I2C 101

I always think that a robot without sensors is not a robot. Its just another computer, albeit in a smaller scale (slower, small memory, etc).


There are numerous sensors available on the market today and if you try to put 5 or more sensors on your robot, your MCU will soon be out of I/O pins in no time. For example a Sumovore with the Atmel brain board, can contain 4-5 edge detectors, 2 IR LEDS, 2 IR receivers, 2 motors, and 6 user programmable LEDs. That's already almost half the total pin count for the Atmega8 being used by the brain board. If you'll see its schematics, you'll see only 2 free/spare pins for your use. What if you want to customize your robot and add a compass, a thermometer and a sonar? With only two pins left you can't connect them all at once.


There's actually a simple but, relatively, unknown method of interfacing several devices. This is I2C. If you have a TV-set most probably you are already using I2C without even knowing it. Most of the readers might have actually noticed "I2C" on a data sheet of some chip or from a product on an online store, but don't know how to use it.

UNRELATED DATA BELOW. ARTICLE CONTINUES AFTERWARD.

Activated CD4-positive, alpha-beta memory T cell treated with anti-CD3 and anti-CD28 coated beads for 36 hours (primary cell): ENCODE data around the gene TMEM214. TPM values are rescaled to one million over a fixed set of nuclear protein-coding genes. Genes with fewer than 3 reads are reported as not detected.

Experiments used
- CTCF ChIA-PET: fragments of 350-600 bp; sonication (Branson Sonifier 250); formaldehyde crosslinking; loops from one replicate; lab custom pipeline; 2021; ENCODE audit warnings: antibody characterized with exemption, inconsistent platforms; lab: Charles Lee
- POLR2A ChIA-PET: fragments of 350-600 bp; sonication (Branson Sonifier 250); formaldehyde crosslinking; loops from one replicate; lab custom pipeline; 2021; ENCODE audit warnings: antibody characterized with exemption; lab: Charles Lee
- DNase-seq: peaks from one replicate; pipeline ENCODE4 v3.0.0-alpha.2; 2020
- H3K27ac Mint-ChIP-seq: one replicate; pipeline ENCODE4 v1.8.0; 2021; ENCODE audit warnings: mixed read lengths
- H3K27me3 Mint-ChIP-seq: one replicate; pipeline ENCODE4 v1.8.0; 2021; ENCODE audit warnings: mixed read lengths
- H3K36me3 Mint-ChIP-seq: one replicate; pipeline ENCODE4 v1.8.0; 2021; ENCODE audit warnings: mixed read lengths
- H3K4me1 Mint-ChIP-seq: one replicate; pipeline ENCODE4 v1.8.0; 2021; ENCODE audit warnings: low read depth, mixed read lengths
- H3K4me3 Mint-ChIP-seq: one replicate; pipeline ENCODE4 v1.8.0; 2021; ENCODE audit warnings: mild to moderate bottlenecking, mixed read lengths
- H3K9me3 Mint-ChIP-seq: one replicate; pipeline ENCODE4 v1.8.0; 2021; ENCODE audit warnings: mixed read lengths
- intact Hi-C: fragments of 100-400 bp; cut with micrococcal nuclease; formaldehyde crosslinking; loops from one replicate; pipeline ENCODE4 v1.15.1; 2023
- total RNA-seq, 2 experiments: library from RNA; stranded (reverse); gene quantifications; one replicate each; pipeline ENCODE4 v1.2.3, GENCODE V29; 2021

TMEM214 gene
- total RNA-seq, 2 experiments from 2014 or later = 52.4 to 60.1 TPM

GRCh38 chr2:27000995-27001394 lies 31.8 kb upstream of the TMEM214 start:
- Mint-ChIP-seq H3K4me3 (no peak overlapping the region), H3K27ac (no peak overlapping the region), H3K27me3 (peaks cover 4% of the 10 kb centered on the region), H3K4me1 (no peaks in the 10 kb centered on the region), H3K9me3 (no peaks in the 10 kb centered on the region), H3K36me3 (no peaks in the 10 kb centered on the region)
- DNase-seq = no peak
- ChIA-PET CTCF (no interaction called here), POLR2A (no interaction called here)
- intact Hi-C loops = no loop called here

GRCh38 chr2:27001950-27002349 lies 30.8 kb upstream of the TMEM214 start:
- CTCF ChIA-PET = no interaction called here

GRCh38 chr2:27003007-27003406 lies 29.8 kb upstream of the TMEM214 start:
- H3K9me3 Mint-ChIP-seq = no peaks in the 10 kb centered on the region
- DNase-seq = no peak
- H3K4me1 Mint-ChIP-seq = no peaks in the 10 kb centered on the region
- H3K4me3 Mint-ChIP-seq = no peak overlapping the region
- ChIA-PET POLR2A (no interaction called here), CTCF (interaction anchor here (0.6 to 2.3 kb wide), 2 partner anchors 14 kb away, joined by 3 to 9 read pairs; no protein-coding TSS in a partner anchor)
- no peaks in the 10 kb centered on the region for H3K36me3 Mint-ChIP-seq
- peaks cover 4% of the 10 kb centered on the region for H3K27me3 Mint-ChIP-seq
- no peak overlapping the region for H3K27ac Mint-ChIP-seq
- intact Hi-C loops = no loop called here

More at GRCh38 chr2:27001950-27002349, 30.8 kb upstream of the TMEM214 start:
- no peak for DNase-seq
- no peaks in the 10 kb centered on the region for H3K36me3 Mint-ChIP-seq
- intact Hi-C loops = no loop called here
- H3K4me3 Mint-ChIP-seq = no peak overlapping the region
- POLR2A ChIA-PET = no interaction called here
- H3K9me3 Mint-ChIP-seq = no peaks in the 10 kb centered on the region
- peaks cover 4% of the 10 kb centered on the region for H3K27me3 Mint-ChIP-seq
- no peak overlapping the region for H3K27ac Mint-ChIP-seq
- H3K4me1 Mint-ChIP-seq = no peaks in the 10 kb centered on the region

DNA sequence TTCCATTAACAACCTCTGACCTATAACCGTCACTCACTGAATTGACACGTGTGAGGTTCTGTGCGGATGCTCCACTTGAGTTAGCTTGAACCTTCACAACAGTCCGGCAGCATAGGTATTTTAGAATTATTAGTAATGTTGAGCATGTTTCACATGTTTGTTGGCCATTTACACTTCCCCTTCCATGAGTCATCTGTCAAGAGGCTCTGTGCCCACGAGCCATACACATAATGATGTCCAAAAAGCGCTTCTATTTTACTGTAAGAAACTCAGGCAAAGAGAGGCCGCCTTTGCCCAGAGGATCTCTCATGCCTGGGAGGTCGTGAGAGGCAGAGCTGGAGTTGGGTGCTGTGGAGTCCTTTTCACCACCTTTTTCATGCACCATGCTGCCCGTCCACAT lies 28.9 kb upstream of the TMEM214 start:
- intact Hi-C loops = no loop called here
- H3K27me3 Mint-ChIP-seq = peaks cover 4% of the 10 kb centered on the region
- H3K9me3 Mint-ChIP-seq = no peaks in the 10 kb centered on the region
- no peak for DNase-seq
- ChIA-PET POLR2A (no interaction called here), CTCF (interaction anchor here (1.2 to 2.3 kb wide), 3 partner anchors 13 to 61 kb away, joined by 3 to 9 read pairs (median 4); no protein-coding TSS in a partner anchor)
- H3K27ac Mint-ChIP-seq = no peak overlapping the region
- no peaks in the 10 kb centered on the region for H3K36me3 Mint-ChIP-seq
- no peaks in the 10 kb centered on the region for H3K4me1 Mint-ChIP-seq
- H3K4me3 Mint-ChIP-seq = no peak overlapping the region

This simple tutorial will try to introduce I2C to the readers with the hope of enabling the reader to use I2C on his/her own robotics projects. Consider this as the culmination of all the research I made when I was studying I2C when trying to interface a third party compass to the SRV-1. If you find any errors kindly inform the author (you'll need an SoR forum account).